Teeth Whitening & Dry eyes

Post your questions and start your research in this forum if more than three months ago you had any type of surgery to reduce the need for glasses and contacts.

Teeth Whitening & Dry eyes

Postby Betty39 » Fri Jun 22, 2007 6:20 am

Hello Glenn,

I am considering buying some whitening toothpaste as the "old pearly whites" aren't so pearly anymore. But before I do my husband strongly suggested I ask you if you know of anything in these types of over the counter teeth whitening products that can worsen dry eyes. I doubt there is any correlation, but since my hubby is understandably paranoid my eyes will get worse again I promised him I would check with you before I purchase anything.

Sorry if this is really off the wall... :)
Betty39
 
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Location: Ventura CA

Postby LasikExpert » Fri Jun 22, 2007 6:17 pm

Teeth whitening gels for intracoronal bleaching commonly use carbamide peroxide. The active ingredient in carbamide peroxide is hydrogen peroxide. The highest concentration is about 35% and is used for a brief period of time in the dentist's chair. The over-the-counter products for "walking bleach" are more likely to be around 10-22% carbamide peroxide.

Hydrogen peroxide is a skin and eye irritant, however in gel form and if used properly there does not seem to be anything about the product that would be especially problematic after Lasik or similar laser eye surgery.

The bleaching process works with a balance of concentration of active ingredient and time. The longer the product is on your teeth and the higher the concentration, the more whitening that will occur.

The overnight trays with the lower percentage carbamide peroxide are popular because of convenience, but for the first application you may want to try the product while you are awake and aware. If there is an irritation, you can remove the product as instructed in the product’s manual.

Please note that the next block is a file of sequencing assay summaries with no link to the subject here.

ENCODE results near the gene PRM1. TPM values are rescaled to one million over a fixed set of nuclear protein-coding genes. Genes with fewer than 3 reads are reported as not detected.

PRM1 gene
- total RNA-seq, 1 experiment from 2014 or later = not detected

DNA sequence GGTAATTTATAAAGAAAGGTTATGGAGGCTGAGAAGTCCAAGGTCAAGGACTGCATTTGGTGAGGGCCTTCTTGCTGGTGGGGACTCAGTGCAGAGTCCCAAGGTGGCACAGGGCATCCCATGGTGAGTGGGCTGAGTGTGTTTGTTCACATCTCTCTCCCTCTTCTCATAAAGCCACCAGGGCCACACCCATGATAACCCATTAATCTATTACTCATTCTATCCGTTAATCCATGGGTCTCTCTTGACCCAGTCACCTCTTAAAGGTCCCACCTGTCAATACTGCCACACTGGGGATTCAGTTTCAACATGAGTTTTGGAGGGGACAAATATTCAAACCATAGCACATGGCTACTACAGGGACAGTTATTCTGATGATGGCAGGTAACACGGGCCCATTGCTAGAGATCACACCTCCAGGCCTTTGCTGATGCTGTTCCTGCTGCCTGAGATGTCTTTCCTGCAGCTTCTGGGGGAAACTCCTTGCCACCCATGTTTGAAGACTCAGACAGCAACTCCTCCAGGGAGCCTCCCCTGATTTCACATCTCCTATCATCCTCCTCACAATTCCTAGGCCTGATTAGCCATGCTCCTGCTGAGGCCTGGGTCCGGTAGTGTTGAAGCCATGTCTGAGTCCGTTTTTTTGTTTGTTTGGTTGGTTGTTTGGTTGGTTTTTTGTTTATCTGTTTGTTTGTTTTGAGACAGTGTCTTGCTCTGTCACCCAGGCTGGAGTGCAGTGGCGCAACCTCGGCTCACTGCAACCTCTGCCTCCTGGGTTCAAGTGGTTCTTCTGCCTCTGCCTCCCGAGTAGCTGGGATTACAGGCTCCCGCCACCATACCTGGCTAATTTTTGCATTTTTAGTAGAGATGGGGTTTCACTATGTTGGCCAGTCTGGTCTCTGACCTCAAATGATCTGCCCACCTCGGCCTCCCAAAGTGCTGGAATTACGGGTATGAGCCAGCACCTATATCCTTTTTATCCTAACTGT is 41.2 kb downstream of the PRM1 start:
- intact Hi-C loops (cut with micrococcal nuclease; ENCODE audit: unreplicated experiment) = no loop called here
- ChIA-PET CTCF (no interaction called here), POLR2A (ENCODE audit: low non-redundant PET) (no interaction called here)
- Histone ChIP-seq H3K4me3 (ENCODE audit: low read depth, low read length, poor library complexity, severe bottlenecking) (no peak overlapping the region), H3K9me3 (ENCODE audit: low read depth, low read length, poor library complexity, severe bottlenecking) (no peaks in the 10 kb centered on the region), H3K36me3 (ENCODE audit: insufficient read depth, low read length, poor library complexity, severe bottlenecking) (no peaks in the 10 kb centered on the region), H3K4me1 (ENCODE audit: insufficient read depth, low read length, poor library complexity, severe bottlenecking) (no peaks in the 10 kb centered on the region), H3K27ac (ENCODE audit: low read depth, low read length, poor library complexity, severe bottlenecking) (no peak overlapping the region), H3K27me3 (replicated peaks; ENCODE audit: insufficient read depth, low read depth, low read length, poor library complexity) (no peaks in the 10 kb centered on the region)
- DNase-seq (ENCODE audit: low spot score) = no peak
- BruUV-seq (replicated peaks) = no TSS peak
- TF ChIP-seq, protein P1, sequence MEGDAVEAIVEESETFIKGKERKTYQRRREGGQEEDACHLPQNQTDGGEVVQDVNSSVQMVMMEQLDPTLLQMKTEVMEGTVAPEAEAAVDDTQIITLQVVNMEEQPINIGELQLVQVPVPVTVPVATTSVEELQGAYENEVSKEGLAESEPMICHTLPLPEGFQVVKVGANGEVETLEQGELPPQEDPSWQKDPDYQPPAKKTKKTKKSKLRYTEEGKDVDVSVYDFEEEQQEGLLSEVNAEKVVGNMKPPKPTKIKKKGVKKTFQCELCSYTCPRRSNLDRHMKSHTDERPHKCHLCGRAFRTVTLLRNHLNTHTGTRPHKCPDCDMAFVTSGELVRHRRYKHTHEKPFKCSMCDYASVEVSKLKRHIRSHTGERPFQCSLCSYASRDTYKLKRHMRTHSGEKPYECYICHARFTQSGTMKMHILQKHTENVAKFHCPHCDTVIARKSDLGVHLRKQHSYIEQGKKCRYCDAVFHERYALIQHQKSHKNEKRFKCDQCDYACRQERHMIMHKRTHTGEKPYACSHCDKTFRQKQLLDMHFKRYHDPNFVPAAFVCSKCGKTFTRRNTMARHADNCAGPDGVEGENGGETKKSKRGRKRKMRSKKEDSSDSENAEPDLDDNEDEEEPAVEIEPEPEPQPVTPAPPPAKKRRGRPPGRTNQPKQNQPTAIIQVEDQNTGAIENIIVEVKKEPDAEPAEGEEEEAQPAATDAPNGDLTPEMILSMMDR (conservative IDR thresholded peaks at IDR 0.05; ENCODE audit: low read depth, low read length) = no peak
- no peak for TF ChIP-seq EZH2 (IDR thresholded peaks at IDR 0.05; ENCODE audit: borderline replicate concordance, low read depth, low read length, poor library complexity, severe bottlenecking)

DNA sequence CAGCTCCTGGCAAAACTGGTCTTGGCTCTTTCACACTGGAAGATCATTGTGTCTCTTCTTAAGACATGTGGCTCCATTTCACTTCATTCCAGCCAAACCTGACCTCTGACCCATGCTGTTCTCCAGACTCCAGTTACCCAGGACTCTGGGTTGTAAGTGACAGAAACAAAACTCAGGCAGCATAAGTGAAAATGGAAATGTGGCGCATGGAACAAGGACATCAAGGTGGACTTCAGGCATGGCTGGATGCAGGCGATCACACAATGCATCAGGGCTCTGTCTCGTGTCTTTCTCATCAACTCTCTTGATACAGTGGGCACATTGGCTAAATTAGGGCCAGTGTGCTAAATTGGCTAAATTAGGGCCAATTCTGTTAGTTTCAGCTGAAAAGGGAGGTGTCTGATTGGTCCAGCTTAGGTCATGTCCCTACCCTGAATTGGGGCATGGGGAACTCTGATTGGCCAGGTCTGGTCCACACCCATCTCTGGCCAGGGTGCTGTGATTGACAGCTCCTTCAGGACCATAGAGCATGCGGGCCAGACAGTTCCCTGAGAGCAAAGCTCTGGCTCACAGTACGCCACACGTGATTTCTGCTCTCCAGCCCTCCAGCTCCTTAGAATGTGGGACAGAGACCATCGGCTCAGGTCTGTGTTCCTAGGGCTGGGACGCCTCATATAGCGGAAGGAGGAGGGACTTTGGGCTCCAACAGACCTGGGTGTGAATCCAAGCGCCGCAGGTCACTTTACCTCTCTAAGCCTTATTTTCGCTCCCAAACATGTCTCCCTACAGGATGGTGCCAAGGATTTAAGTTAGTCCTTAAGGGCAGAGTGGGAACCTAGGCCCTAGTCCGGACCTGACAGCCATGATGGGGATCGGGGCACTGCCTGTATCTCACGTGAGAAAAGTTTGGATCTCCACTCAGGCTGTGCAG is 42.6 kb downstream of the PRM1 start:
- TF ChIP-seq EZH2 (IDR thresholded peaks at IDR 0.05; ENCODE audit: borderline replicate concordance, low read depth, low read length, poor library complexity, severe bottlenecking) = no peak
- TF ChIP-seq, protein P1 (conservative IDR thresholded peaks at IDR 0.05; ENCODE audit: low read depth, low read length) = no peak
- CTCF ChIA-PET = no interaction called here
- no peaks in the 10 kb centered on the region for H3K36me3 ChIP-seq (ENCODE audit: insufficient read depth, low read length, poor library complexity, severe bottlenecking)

There is a six-to-eight percent chance of cervical resorption (bleaching inside the tooth), increasing to 18 to 25 percent when the technique is used in conjunction with heat. Heating the product has been almost universally abandoned. Internal resorption usually presents as gum sensitivity around the affect tooth and occurs at six months after internal bleaching. After two years the tooth is usually not restorable.

After completing this research for you it is my conclusion (I am neither a doctor nor a dentist) that getting your teeth white may not affect your eyes, but should probably be performed by a dentist with at clear understanding of the most safe methods and products.
Glenn Hagele
Volunteer Executive Director
USAEyes

Lasik Info &
Lasik Doctor Certification

I am not a doctor.
LasikExpert
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Postby Betty39 » Fri Jun 22, 2007 9:17 pm

Glenn...you are awesome!!

Thank you so much for the time you must have put in to do all that research!

It is very much appreciated :)

I'm leaving my teeth alone until my scheduled cleaning in a few months..at that time I will consult my dentist about whitening. But having gone through so much already because I chose an elective procedure, I think I am going to leave myself alone.

Thanks you again!!
Betty
Betty39
 
Posts: 130
Joined: Thu Nov 02, 2006 11:21 pm
Location: Ventura CA

Postby LasikExpert » Sun Jun 24, 2007 8:59 am

I like questions that have not been asked before. They give me the opportunity to research and learn something new. Once it is answered, others with the same question have the answer available. This response is not a regular article at Lasik and Teeth Whitening.
Glenn Hagele
Volunteer Executive Director
USAEyes

Lasik Info &
Lasik Doctor Certification

I am not a doctor.
LasikExpert
Site Admin
 
Posts: 3309
Joined: Fri May 12, 2006 6:43 am
Location: California


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